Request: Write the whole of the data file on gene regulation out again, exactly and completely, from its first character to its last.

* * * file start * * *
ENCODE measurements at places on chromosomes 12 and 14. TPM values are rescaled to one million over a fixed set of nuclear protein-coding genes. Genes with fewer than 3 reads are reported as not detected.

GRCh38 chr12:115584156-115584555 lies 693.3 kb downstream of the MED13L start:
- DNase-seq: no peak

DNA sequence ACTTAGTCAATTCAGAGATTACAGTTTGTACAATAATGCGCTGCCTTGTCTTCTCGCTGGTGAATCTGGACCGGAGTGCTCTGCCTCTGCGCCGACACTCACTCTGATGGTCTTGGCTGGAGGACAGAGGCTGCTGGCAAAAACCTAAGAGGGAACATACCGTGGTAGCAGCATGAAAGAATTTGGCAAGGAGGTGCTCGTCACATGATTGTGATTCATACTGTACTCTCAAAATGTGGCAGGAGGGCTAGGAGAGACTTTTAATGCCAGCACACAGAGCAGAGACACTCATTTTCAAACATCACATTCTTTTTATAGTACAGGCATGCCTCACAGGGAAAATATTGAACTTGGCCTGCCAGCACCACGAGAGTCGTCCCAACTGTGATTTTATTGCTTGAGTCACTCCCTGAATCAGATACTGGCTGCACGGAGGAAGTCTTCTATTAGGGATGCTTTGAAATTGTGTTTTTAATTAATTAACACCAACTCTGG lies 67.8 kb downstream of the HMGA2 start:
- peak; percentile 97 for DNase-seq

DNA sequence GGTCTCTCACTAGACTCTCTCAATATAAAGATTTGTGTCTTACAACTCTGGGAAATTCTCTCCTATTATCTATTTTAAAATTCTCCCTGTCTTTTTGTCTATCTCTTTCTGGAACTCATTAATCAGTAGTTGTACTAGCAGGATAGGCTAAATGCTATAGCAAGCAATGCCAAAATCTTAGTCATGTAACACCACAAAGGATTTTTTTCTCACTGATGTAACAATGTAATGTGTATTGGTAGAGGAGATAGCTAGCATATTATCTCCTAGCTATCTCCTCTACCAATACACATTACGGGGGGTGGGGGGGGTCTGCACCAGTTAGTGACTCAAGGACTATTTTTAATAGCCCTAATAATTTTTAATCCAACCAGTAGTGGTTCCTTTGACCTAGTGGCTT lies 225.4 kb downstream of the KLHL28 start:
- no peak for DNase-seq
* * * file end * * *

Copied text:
ENCODE measurements at places on chromosomes 12 and 14. TPM values are rescaled to one million over a fixed set of nuclear protein-coding genes. Genes with fewer than 3 reads are reported as not detected.

GRCh38 chr12:115584156-115584555 lies 693.3 kb downstream of the MED13L start:
- DNase-seq: no peak

DNA sequence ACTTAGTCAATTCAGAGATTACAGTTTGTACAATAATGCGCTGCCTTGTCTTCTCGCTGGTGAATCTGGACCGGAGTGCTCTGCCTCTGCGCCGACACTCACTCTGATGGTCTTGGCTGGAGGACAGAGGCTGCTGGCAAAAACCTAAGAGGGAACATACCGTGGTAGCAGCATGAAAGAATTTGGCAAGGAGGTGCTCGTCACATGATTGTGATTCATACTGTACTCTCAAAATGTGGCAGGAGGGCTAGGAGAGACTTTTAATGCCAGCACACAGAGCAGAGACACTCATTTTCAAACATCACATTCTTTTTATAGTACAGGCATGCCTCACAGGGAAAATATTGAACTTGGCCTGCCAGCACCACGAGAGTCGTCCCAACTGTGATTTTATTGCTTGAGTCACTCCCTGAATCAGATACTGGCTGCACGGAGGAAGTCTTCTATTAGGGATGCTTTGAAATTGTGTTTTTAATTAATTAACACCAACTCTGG lies 67.8 kb downstream of the HMGA2 start:
- peak; percentile 97 for DNase-seq

DNA sequence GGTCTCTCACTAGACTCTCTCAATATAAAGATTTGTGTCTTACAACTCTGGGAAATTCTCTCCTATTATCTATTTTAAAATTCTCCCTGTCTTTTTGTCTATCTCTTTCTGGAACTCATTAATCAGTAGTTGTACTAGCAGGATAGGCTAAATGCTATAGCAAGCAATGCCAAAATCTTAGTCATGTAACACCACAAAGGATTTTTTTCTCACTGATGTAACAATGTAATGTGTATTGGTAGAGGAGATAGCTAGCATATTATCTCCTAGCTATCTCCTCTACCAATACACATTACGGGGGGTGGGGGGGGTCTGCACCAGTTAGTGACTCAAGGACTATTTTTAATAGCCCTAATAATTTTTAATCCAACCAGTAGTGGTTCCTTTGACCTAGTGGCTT lies 225.4 kb downstream of the KLHL28 start:
- no peak for DNase-seq